It's not exactly news that businesses in this country have been cutting jobs and pay for a couple of years in hopes of staying solvent. Now the Obama administration may follow suit. The president has proposed freezing the pay of federal employees for the next couple of years, which is just one of the cost-cutting steps his critics have been proposing for the last couple of years. It is part of Barack Obama's gift of gab that he can make it seem like his own idea.
The president indicated that the federal pay freeze might be only the beginning of his starting to sound like the opposition. "Going forward ..." he began, using the most superfluous and, alas, most ubiquitous phrase in polspeak. For what's the alternative -- going backward? Surely not even his most admiring followers think the wonder-working Mr. Obama can reverse time.
"Going forward," the president was saying, "we're going to have to make some additional very tough decisions that this town has put off for a very long time." This Town is polspeak for Washington, D.C., and is supposed to add an air of informal authority to whatever is being proposed at the time. Much as some movie gangster in the Thirties was always saying, "We run dis town."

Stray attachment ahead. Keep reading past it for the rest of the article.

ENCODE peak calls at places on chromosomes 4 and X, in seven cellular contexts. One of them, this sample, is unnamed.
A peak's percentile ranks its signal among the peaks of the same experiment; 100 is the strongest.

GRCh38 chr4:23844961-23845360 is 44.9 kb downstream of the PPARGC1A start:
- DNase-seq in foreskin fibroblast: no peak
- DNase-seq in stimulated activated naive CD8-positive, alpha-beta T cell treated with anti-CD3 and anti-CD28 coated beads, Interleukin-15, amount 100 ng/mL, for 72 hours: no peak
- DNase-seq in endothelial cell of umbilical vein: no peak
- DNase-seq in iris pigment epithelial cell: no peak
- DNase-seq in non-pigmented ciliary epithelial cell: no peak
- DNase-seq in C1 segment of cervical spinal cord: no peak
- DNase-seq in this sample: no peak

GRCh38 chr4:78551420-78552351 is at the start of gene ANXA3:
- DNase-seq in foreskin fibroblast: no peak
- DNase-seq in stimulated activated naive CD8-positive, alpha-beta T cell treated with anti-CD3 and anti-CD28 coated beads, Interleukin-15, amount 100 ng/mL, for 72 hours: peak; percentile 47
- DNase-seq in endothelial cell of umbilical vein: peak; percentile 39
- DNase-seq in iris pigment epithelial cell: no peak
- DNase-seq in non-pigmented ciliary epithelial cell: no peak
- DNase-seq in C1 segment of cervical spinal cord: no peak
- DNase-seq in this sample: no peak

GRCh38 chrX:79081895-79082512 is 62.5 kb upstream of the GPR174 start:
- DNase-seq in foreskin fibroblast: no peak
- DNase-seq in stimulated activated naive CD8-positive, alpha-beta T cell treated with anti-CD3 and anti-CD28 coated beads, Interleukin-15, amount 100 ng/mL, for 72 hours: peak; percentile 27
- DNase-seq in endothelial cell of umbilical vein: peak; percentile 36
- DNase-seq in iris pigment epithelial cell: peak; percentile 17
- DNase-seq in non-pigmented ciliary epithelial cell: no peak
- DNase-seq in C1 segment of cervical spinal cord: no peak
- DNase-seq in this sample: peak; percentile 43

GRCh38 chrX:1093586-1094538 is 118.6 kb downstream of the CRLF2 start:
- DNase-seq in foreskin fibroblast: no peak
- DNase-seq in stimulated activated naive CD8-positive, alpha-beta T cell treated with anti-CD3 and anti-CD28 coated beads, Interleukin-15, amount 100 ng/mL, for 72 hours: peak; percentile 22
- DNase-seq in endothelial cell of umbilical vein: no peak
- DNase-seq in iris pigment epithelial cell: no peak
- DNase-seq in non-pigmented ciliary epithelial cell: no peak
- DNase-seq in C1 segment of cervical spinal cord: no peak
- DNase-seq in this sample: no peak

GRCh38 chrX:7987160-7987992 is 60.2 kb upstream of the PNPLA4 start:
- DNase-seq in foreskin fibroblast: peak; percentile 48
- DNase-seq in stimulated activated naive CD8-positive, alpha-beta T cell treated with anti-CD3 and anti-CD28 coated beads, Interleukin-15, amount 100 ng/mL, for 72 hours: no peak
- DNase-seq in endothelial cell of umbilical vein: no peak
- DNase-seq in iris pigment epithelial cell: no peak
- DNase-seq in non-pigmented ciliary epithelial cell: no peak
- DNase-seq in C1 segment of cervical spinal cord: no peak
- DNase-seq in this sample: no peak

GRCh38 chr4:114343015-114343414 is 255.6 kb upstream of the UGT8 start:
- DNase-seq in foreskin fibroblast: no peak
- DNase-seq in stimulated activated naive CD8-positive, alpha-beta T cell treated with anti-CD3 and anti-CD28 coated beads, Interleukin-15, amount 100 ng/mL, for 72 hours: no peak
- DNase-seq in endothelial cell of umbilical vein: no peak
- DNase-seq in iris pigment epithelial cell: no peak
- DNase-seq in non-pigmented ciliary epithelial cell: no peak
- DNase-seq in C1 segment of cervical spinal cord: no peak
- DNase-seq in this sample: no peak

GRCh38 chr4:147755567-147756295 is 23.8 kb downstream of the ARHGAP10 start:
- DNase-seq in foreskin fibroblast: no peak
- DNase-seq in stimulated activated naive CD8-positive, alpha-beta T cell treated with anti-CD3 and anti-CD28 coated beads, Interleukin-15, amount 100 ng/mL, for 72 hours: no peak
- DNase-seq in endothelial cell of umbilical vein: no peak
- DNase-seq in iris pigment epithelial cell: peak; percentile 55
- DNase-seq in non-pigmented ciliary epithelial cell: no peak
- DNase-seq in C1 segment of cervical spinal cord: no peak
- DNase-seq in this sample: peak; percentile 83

Junior political consultants and minor lobbyists in Washington are much given to speaking of This Town, too, perhaps in hopes of lending their words some ersatz weight. A president should have no need for the phrase, but after the shellacking Mr. Obama took in the midterm elections, he may feel the need to at least sound in control.
Please note that the president didn't say he was the one who'd been putting off economizing for a very long time. No, it was This Town that had been putting it off. This, too, is a required conjugation in the rhetorical lingo known as polspeak. For when a president has taken some action he's proud of, the accepted form is first person: "I did" or "We did." But when he's put off doing those things he ought to have done, he uses the third person -- it's This Town that has put it off. If and when somebody puts out a Strunk and White for politicians, this construction should be high on the list of rules.
In the event of a major foul-up, presidents may shift to the passive voice. "Mistakes were made," to quote a Reaganism. That way individual responsibility is sidestepped or at least diluted even while said foul-up is duly acknowledged.
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